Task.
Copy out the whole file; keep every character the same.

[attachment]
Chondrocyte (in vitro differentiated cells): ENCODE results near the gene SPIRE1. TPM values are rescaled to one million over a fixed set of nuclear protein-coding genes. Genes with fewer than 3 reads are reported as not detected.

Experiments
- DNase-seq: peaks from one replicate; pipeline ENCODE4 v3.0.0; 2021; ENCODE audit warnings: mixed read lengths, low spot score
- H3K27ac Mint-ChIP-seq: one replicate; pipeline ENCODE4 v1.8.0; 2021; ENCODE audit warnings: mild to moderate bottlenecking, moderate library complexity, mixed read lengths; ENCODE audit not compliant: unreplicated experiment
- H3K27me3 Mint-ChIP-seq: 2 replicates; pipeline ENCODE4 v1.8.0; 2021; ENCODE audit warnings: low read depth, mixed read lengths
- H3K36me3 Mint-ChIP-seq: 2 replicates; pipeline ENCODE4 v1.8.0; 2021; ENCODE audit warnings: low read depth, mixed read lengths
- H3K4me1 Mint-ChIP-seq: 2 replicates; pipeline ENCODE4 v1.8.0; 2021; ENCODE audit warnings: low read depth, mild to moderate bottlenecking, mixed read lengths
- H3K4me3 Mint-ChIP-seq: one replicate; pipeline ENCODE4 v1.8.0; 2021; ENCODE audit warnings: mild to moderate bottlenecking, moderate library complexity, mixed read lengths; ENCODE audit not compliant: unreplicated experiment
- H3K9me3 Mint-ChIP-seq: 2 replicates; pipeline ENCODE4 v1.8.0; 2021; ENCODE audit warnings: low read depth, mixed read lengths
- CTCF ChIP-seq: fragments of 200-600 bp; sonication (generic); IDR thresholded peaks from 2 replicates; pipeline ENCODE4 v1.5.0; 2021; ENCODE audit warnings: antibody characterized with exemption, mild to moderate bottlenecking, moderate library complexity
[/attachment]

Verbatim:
Chondrocyte (in vitro differentiated cells): ENCODE results near the gene SPIRE1. TPM values are rescaled to one million over a fixed set of nuclear protein-coding genes. Genes with fewer than 3 reads are reported as not detected.

Experiments
- DNase-seq: peaks from one replicate; pipeline ENCODE4 v3.0.0; 2021; ENCODE audit warnings: mixed read lengths, low spot score
- H3K27ac Mint-ChIP-seq: one replicate; pipeline ENCODE4 v1.8.0; 2021; ENCODE audit warnings: mild to moderate bottlenecking, moderate library complexity, mixed read lengths; ENCODE audit not compliant: unreplicated experiment
- H3K27me3 Mint-ChIP-seq: 2 replicates; pipeline ENCODE4 v1.8.0; 2021; ENCODE audit warnings: low read depth, mixed read lengths
- H3K36me3 Mint-ChIP-seq: 2 replicates; pipeline ENCODE4 v1.8.0; 2021; ENCODE audit warnings: low read depth, mixed read lengths
- H3K4me1 Mint-ChIP-seq: 2 replicates; pipeline ENCODE4 v1.8.0; 2021; ENCODE audit warnings: low read depth, mild to moderate bottlenecking, mixed read lengths
- H3K4me3 Mint-ChIP-seq: one replicate; pipeline ENCODE4 v1.8.0; 2021; ENCODE audit warnings: mild to moderate bottlenecking, moderate library complexity, mixed read lengths; ENCODE audit not compliant: unreplicated experiment
- H3K9me3 Mint-ChIP-seq: 2 replicates; pipeline ENCODE4 v1.8.0; 2021; ENCODE audit warnings: low read depth, mixed read lengths
- CTCF ChIP-seq: fragments of 200-600 bp; sonication (generic); IDR thresholded peaks from 2 replicates; pipeline ENCODE4 v1.5.0; 2021; ENCODE audit warnings: antibody characterized with exemption, mild to moderate bottlenecking, moderate library complexity